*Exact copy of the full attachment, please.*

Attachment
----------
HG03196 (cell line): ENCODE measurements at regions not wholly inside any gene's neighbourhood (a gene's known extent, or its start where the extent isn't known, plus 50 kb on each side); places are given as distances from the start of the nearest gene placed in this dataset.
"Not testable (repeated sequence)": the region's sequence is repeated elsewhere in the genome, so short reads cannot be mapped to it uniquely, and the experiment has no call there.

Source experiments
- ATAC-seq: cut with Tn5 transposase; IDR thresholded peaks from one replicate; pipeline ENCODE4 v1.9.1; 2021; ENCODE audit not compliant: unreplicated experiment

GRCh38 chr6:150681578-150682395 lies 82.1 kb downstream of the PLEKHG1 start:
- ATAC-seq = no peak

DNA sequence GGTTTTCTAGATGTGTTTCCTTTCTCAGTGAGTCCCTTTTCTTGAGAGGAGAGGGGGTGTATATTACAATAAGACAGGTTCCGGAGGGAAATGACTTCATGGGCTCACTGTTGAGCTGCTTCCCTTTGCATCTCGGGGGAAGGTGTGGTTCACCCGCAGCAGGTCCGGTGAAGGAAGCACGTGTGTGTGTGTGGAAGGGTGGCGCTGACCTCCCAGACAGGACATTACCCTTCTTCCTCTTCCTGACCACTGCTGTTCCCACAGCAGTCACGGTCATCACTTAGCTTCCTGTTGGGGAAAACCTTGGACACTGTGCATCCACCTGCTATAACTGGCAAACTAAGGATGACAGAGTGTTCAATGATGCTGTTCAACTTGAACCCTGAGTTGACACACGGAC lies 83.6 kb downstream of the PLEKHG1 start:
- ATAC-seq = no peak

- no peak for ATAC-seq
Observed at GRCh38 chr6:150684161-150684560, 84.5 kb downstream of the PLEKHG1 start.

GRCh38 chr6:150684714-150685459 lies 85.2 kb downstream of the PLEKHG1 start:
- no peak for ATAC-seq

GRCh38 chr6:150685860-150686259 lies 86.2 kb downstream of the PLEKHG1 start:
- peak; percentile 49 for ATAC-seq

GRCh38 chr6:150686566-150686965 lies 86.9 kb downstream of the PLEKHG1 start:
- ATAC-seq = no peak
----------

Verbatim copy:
HG03196 (cell line): ENCODE measurements at regions not wholly inside any gene's neighbourhood (a gene's known extent, or its start where the extent isn't known, plus 50 kb on each side); places are given as distances from the start of the nearest gene placed in this dataset.
"Not testable (repeated sequence)": the region's sequence is repeated elsewhere in the genome, so short reads cannot be mapped to it uniquely, and the experiment has no call there.

Source experiments
- ATAC-seq: cut with Tn5 transposase; IDR thresholded peaks from one replicate; pipeline ENCODE4 v1.9.1; 2021; ENCODE audit not compliant: unreplicated experiment

GRCh38 chr6:150681578-150682395 lies 82.1 kb downstream of the PLEKHG1 start:
- ATAC-seq = no peak

DNA sequence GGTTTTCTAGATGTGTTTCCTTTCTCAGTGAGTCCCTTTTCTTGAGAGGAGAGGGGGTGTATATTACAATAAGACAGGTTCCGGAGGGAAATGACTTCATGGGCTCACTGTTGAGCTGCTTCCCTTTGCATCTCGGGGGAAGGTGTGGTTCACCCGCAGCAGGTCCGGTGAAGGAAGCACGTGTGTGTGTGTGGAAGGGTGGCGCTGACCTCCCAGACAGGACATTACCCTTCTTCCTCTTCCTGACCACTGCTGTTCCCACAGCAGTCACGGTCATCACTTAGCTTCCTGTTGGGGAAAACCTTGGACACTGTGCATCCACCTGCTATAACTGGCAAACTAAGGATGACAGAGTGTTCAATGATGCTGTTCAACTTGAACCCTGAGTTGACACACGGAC lies 83.6 kb downstream of the PLEKHG1 start:
- ATAC-seq = no peak

- no peak for ATAC-seq
Observed at GRCh38 chr6:150684161-150684560, 84.5 kb downstream of the PLEKHG1 start.

GRCh38 chr6:150684714-150685459 lies 85.2 kb downstream of the PLEKHG1 start:
- no peak for ATAC-seq

GRCh38 chr6:150685860-150686259 lies 86.2 kb downstream of the PLEKHG1 start:
- peak; percentile 49 for ATAC-seq

GRCh38 chr6:150686566-150686965 lies 86.9 kb downstream of the PLEKHG1 start:
- ATAC-seq = no peak